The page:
You can help your older pet by adapting the home environment. Provide your older pet with special accommodations like orthopedic beds, stairs and ramps to help them reach higher places like the couch, bed or car. Raised feeding platforms can also help. Non-slip rugs or carpeting placed over hard-surface flooring can help your arthritic pet gain his footing and make it easier for him to get around.
Nutrition is important during all stages of a pet’s life. Feed your older dog a high quality diet that is appropriate for your dog’s age and lifestyle. Obesity has become an epidemic in our pet companions. This is a serious issue as overweight dogs have a higher incidence of diseases such as arthritis, diabetes, heart disease, skin disease and cancer. Your veterinarian will work with you to determine an appropriate diet for your dog, especially if overweight as heavy animals must be fed carefully to ensure all nutrient needs are met while allowing for weight loss. Specialized weight reduction diets are formulated to be lower in calories and high in L-carnitine. A diet with a carefully chosen carbohydrate or carbohydrate blend will help keep your overweight dog satisfied.
Fortifying your senior pet’s diet with fatty acids such as DHA and EPA can be helpful. These supplements have been shown to help with mobility issues due to arthritis or other joint diseases. Some pet foods have supplements such as glucosamine and chondroitin incorporated into their diets.
If your older dog has medical problems such as heart disease, kidney disease or food allergies, work with your veterinarian. Consider special diets such as those lower in sodium for dogs with heart disease and diets to help control phosphorus, calcium and other electrolyte levels for dogs with kidney disease. Your veterinarian can help you choose the best food for your dog based on your dog’s individual situation.
Treatment of Canine Cognitive Dysfunction (CCD) involves the management of behavior, environment, enhanced diet, and medication.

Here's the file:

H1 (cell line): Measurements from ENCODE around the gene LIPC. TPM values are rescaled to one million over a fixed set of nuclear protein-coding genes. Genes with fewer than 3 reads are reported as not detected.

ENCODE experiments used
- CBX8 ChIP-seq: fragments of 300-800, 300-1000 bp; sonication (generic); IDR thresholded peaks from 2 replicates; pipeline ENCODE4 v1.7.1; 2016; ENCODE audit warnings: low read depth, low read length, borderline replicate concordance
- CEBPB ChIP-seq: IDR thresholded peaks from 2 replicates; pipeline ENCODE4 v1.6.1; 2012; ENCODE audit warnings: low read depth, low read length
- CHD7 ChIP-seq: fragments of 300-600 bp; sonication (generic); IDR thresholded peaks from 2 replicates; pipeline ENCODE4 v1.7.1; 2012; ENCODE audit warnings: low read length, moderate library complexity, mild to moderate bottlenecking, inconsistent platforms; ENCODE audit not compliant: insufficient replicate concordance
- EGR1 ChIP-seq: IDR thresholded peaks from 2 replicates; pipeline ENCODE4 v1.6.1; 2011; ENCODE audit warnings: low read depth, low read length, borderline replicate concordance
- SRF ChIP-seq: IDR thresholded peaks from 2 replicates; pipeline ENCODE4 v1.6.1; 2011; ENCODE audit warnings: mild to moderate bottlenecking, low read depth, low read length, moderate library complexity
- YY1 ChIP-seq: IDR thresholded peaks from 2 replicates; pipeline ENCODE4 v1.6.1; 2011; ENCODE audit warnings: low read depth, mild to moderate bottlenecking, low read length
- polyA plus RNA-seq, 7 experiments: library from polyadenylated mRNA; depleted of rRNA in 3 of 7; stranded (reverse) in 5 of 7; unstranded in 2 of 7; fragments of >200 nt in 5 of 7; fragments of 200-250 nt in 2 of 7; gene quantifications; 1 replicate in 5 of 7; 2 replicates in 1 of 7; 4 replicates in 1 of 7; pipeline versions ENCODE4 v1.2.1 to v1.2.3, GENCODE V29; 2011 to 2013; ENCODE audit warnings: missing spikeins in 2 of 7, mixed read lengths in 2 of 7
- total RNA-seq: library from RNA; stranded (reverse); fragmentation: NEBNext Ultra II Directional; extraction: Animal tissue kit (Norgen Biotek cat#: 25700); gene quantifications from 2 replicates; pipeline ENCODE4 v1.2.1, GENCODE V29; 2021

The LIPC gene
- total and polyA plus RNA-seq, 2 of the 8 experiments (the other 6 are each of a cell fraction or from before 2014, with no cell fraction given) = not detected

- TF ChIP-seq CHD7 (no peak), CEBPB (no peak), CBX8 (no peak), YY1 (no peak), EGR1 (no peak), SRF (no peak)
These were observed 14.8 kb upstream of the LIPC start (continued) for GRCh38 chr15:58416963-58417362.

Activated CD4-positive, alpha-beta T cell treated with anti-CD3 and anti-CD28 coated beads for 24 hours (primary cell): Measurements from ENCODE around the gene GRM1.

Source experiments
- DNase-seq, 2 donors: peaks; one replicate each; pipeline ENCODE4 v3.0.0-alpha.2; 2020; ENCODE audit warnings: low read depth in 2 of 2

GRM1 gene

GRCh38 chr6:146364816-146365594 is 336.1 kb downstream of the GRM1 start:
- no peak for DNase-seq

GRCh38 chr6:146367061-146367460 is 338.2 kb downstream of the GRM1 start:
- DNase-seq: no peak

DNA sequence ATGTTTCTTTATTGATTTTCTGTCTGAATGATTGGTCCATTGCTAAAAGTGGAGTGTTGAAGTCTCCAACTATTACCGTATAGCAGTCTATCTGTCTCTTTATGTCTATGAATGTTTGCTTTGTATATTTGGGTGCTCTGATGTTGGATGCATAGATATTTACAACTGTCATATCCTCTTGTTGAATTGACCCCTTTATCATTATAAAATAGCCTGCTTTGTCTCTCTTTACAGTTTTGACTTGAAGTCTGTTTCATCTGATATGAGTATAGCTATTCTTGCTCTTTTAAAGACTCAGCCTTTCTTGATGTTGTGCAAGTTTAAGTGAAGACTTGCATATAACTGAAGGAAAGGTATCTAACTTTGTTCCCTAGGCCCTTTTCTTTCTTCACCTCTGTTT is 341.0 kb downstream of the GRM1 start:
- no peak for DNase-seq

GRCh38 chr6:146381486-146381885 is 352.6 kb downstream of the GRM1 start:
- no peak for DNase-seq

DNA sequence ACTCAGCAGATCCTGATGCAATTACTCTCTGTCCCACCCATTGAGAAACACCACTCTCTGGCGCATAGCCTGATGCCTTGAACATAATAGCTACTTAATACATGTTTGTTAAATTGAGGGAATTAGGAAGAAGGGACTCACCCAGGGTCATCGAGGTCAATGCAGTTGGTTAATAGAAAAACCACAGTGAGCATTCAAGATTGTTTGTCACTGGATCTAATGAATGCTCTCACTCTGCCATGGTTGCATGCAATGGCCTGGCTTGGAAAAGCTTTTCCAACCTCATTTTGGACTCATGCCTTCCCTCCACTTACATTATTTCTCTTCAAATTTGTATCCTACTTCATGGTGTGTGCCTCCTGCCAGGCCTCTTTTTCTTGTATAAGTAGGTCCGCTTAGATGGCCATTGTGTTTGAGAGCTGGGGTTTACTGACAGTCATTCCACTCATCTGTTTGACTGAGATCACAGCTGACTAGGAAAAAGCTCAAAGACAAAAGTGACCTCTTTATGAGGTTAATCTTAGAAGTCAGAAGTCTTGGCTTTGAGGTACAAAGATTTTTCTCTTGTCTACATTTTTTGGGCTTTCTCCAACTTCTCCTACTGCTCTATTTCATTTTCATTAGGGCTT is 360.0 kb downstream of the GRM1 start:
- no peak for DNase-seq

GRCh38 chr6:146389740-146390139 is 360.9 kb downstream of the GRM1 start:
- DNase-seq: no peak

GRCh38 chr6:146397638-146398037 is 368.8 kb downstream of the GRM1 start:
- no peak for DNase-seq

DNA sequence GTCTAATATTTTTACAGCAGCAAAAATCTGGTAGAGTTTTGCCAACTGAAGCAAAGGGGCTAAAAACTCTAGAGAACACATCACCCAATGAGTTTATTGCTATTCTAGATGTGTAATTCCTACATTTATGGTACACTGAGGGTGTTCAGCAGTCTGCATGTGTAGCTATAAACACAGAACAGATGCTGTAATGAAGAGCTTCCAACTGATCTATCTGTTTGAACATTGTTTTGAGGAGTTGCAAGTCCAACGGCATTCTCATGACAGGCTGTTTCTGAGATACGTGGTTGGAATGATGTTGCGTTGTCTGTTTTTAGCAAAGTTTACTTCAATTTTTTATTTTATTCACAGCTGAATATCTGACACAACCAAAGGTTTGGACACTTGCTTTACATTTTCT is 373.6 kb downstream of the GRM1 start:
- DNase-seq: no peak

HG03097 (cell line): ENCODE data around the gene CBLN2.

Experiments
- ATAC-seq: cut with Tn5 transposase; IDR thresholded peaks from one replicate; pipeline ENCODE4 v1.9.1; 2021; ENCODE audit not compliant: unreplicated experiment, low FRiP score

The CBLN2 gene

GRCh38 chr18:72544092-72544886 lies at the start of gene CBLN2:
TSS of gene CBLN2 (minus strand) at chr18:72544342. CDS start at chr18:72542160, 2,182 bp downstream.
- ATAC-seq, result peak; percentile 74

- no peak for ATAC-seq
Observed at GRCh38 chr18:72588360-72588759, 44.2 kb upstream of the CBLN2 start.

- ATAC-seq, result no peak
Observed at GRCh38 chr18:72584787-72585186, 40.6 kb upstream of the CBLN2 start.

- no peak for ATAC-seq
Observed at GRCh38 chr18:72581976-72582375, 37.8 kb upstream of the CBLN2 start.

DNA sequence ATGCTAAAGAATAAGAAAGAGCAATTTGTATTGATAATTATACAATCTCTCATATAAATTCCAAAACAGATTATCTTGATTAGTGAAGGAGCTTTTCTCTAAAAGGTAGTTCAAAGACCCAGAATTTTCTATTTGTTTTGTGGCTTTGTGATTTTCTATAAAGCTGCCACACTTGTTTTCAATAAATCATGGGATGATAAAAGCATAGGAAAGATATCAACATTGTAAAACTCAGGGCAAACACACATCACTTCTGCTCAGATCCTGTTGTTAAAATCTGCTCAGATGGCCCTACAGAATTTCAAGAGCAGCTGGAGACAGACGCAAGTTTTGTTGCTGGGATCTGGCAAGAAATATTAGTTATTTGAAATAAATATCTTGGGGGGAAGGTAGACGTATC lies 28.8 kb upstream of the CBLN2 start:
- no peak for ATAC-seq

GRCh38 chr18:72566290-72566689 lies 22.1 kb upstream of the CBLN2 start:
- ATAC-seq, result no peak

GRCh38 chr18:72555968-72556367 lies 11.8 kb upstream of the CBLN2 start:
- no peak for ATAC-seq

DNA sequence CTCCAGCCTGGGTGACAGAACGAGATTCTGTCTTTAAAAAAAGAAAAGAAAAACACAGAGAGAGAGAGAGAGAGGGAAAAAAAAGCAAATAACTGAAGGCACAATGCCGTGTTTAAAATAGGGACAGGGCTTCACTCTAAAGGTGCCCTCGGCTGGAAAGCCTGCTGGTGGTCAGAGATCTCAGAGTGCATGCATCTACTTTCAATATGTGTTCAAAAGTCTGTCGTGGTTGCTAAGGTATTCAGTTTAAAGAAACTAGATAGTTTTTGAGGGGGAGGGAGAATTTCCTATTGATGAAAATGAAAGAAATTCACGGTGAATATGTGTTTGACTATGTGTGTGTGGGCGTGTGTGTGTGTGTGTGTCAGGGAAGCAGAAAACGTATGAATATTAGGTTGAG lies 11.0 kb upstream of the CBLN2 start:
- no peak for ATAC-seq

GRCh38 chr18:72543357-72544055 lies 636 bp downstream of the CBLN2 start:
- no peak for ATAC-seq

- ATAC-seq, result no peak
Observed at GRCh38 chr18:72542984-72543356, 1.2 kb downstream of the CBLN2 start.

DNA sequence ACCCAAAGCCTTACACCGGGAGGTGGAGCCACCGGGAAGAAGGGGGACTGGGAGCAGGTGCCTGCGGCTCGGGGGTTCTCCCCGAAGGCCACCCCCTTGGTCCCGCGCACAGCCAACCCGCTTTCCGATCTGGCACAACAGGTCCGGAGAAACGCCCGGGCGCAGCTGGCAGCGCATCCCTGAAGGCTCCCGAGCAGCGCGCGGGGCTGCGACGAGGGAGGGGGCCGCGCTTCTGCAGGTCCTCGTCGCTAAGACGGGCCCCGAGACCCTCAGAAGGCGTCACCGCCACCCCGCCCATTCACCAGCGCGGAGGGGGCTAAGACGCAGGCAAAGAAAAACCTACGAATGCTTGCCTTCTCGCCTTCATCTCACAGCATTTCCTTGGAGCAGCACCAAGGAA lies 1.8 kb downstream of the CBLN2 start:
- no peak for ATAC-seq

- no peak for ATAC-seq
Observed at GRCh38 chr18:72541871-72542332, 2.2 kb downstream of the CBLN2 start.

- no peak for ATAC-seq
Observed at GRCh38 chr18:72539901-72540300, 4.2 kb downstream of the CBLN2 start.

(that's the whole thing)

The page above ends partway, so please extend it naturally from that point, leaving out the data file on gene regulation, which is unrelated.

Behavior can be managed by providing daytime activities and opportunities for play, and structured social interaction for physical and mental stimulation. Exposure to sunlight will help regulate the sleep-wake cycle.
Managing the environment involves making it more predictable. You should also pet-proof the house just as you would with a toddler. It is essential you provide adequate toileting opportunities is essential as well, as old dogs can’t “hold it” as they did when they were younger; diapers, pads, and waterproof bed and furniture covers may be helpful.
Nutrition options fall into two categories, commercial and natural, or home-prepared whole foods. Commercial foods focus on the addition of antioxidants to reduce oxidative stress on the brain, and medium-chain triglycerides for cognitive improvement. A few commercial pet food manufacturers offer prescription senior dog food. Work with your veterinary nutritionist to develop your dog’s new diet.
The pharmacological approach to CCD treatment also focuses on the control of oxidation and enhancement of brain function. The antioxidant supplement SAMe has proven effective in both staving off CCD and moderating its symptoms.
As you can see, this syndrome is multifaceted and very complicated. It is very important you work with your veterinarian and a veterinary behaviorist to develop a strategy to help your senior pet live happily and comfortably with CCD.
Senior pets are just starting their golden years. Advances in veterinary care and nutrition are available to help your pet during this important time of their life. By giving them the special care and attention, this life stage calls for, you can help ensure they’ll be healthy and happy for years to come.